Seven lyrical scenes
Musical version by: Evgeny Kolobov
Stage Director: Sergey Artsibashev
Set Designer: Sergey Barkhin
Costume Designer: Eleonora Maklakova
Lighting Designer: Sergey Makryashin
Chief and stage choirmaster: Natalya Popovich
Choirmaster: Maria Chekrkchieva
Running time: 2 hours 10 minutes with no intermission
Premiered on 5 October 1996
Recommended for 6+
Staged in 1996, Tchaikovsky’s opera Eugene Onegin in Evgeny Kolobov’s interpretation is a classical manifestation of and the ultimate in the author’s theatre, which the Novaya Opera was in the lifetime of its founding father. Kolobov engaged a remarkable creative team to work on the project. It was the conductor that became the chief invisible director of the production, defining its focal points and drama orientation.
Evgeny Kolobov:“Eugene Onegin is virtually a tragedy. Anyway, that’s how I hear this opera, how I feel it. This is why, for me, this opera is a Duel, with the capital “D”, between Onegin and Lensky, Lensky and Olga, Onegin and Tatyana, Tatyana and Gremin. It is no coincidence that in the first version of the Tchaikovsky opera, the last words of the protagonist were: “O death, I’m looking forward to you!”, and with these words I finish my production.” In addition, in Kolobov’s version the final words are followed by the music of the fifth, “duel” scene (excerpts from the introduction and the theme of Lensky’s last aria).
Evgeny Kolobov about the production.
“I can’t understand how it could be possible to make a Russian tall tale from this opera, to make jam, when Life is being murdered…”
“…When Gremin sings his aria, he is not alone; all the chorus is there and all the generals sing one of the stanzas instead of him and as if together with him. Because this is a tragic aria, and not what is usually sung: “All men surrender to Love's power” (meaning that I’m quite a man, I can love - such a self-conceited, youthy man’s man). But this is a tragic aria - why have I fallen in love with this girl? He is a man who has gone through the war and has lived a long life; he understands that she doesn’t love him! She is faithful to him, but she doesn’t love him! This is the tragedy that “all men surrender to” — that’s the point! This is a heart cry, not boasting!“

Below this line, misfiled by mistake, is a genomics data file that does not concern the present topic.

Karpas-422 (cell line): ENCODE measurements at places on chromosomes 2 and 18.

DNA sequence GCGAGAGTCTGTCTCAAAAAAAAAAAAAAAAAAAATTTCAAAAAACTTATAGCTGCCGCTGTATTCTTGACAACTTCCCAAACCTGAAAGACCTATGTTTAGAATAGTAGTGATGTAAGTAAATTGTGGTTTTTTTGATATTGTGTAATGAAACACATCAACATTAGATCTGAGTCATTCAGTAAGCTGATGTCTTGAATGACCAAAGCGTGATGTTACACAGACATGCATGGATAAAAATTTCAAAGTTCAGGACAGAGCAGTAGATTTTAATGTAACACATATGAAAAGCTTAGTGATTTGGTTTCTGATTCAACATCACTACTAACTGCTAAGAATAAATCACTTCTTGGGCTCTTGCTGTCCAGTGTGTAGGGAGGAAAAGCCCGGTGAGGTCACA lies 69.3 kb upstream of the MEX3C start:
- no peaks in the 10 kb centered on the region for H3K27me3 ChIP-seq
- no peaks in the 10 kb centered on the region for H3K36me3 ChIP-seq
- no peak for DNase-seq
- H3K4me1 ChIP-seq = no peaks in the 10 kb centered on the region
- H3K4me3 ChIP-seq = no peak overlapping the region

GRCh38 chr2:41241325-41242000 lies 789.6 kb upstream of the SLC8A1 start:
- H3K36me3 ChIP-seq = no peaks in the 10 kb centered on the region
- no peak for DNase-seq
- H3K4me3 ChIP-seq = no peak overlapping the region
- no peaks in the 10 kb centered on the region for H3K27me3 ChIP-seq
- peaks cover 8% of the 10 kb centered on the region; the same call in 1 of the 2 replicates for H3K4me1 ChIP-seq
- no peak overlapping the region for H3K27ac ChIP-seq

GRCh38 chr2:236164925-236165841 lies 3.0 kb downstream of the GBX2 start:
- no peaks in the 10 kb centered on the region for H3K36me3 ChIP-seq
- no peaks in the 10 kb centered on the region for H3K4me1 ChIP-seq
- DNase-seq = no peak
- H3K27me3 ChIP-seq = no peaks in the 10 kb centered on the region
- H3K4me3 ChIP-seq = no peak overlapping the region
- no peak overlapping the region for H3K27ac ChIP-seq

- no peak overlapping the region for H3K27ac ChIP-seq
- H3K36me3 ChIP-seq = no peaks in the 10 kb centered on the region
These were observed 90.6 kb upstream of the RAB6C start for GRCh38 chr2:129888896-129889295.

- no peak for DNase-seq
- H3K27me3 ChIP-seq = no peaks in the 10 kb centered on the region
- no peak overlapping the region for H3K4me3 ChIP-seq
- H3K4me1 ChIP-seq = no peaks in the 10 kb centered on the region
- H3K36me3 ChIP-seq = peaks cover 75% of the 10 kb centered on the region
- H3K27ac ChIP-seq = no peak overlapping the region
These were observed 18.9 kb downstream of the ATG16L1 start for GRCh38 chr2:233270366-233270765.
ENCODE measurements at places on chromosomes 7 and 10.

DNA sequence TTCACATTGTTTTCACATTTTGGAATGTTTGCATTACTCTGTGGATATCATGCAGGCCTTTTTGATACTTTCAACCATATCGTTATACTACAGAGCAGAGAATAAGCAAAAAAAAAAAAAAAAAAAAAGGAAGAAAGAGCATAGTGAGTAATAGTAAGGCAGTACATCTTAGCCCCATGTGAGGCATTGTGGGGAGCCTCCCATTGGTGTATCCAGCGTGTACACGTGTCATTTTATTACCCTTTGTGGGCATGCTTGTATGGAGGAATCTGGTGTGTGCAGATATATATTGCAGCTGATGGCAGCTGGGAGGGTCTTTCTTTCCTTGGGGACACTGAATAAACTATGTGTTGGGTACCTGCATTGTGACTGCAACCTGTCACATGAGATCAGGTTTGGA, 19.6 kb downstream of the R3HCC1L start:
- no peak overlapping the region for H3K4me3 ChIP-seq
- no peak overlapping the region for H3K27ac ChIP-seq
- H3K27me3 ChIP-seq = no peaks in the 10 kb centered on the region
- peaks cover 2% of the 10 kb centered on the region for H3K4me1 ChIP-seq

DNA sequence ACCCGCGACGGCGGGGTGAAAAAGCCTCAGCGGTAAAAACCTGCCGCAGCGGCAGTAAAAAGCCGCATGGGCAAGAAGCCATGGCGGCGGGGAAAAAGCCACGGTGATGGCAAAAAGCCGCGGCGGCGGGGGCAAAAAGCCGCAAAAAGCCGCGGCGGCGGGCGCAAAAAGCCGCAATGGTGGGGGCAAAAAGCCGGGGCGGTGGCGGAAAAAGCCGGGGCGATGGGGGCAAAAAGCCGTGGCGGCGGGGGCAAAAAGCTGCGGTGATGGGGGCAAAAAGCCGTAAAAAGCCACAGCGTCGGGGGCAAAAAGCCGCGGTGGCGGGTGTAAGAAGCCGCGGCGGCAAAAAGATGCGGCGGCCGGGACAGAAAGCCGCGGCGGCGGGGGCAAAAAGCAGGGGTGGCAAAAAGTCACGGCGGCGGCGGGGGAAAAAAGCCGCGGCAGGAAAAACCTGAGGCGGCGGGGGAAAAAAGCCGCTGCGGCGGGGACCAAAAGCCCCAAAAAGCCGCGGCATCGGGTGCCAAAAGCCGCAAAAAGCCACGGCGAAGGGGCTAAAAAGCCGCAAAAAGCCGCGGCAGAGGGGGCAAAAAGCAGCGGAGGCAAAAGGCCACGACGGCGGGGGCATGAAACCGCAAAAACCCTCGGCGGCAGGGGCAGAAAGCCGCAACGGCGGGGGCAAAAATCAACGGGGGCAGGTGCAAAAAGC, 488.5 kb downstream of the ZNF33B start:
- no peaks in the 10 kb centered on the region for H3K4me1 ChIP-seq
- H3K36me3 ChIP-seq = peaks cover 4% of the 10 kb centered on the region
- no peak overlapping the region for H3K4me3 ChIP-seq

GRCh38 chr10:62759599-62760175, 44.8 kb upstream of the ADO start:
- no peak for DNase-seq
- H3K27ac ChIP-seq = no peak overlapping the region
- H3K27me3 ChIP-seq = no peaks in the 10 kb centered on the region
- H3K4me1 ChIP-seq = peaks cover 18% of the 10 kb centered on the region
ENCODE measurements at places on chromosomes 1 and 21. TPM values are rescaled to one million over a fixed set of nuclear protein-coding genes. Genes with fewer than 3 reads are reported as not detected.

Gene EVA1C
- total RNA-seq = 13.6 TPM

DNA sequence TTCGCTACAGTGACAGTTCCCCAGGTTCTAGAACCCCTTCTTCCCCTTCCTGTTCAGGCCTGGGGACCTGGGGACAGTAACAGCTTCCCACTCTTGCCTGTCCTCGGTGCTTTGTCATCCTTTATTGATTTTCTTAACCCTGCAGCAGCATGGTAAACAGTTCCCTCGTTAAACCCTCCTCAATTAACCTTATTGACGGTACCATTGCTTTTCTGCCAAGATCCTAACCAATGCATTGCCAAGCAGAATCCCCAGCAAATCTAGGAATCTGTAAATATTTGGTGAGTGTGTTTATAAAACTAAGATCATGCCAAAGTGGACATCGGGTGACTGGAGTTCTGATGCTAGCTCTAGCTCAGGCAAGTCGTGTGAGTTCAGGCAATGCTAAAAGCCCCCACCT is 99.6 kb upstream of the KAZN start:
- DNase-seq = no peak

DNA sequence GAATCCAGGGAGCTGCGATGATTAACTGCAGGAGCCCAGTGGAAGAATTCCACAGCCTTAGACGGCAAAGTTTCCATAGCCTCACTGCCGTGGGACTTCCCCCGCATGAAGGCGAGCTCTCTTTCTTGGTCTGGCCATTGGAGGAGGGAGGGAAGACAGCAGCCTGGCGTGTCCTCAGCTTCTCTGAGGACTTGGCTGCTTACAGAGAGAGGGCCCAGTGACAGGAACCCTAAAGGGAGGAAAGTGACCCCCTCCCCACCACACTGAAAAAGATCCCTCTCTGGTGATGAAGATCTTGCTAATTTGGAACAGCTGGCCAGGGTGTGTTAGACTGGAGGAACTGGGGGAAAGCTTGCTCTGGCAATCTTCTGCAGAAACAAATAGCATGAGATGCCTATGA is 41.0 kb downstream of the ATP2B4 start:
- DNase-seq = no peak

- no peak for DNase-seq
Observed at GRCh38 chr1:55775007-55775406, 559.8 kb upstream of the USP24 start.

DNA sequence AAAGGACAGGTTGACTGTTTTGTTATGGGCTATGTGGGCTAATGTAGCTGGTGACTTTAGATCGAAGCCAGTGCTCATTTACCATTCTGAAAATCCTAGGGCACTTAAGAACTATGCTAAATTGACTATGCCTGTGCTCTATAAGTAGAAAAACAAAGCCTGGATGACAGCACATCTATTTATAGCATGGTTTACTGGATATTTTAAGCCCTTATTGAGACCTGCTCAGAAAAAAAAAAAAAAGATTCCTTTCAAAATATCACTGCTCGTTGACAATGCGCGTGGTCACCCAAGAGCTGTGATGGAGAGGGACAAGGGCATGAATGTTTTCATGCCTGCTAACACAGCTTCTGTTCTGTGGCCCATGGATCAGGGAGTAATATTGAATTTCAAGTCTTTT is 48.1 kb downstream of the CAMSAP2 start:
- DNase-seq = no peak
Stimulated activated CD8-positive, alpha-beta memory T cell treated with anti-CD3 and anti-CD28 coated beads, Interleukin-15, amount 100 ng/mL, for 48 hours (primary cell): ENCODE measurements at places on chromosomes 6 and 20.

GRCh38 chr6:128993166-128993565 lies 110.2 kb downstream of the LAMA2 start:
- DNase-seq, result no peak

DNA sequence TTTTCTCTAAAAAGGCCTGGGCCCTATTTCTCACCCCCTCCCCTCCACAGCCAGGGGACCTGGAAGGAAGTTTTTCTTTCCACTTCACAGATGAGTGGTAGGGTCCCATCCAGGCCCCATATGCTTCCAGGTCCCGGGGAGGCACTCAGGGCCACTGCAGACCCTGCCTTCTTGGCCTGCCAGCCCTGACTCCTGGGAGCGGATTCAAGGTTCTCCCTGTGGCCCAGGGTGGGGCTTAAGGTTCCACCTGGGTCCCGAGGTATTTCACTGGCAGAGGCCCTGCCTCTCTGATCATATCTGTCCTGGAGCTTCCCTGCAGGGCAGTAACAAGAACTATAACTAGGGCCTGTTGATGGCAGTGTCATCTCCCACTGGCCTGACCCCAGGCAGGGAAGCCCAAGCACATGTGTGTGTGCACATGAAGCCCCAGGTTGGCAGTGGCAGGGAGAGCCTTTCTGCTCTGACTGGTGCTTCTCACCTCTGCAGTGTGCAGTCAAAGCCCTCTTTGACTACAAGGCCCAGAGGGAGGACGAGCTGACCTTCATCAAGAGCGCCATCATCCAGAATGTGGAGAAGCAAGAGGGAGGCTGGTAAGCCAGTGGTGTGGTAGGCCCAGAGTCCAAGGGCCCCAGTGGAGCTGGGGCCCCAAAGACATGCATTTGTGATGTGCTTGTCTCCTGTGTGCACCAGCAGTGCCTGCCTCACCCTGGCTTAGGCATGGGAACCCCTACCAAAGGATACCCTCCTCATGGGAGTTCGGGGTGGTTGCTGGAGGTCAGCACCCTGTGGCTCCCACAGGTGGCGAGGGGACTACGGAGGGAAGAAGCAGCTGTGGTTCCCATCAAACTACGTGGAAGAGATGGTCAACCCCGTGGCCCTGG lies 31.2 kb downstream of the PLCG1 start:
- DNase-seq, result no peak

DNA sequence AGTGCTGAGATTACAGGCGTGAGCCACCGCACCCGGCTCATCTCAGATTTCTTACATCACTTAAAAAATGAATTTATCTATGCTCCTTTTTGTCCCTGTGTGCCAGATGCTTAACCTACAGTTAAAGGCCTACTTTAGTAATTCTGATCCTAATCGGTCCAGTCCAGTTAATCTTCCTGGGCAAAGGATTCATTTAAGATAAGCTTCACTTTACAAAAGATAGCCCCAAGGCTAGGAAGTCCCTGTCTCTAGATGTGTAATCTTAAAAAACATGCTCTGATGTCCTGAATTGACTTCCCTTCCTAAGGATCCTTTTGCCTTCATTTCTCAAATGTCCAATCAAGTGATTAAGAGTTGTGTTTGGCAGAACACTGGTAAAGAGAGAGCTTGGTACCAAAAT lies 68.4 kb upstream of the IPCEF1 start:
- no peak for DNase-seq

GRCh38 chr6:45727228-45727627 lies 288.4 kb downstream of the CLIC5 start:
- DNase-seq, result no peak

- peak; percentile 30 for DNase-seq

‘”No one understands me” — this is what the production is about …’
The production was awarded the Golden Mask national theatrical prize as the best musical performance of the 1996/97 season
I have pondered over Kolobov’s version one more time. True, he made some reductions. He changed something. And he even added a small epilogue. But he did it all to underline the sense of Tchaikovsky’s opera.
22 August 2015
In this production the orchestra is slightly elevated, whichmakes it possible to watch with one’s own eyes the birth of overlapping motifs and cross-talk of instruments which abound in this opera. The fact that the orchestra is not in the pit gives soft sounding with large piano. In general, making the orchestra part of the stage design is the unique merit of the production which I appreciate every time.
21 August 2014
Kolobov’s Onegin is a revelation. It is a breakthrough towards the main point, towards the core of the composition which hasfor so long deceived the world with its lyrical simplicity.
24-30 October 1996
The most remarkable thing is that it is not an ordinary opera with its bulky routine pomp, but exactly what Tchaikovsky wanted: lyrical scenes, only with very deep tragic undertones and a large-scale music background.
16 November 1996
It would seem that there is nothing new to be heard in all too familiar Eugene Onegin. And then you suddenly realize that you hear for the first time this well-known and so unrecognizable music, which shrills you through, making you feel pinching sadness, delight, pleasure and purification.
22-28 November 1996
One should observe and listen to this productionvery carefully, looking not for any particulars, but for the artist’s state of mind.
Muzykalnaya Zhizn Magazine,
Number 2, 1997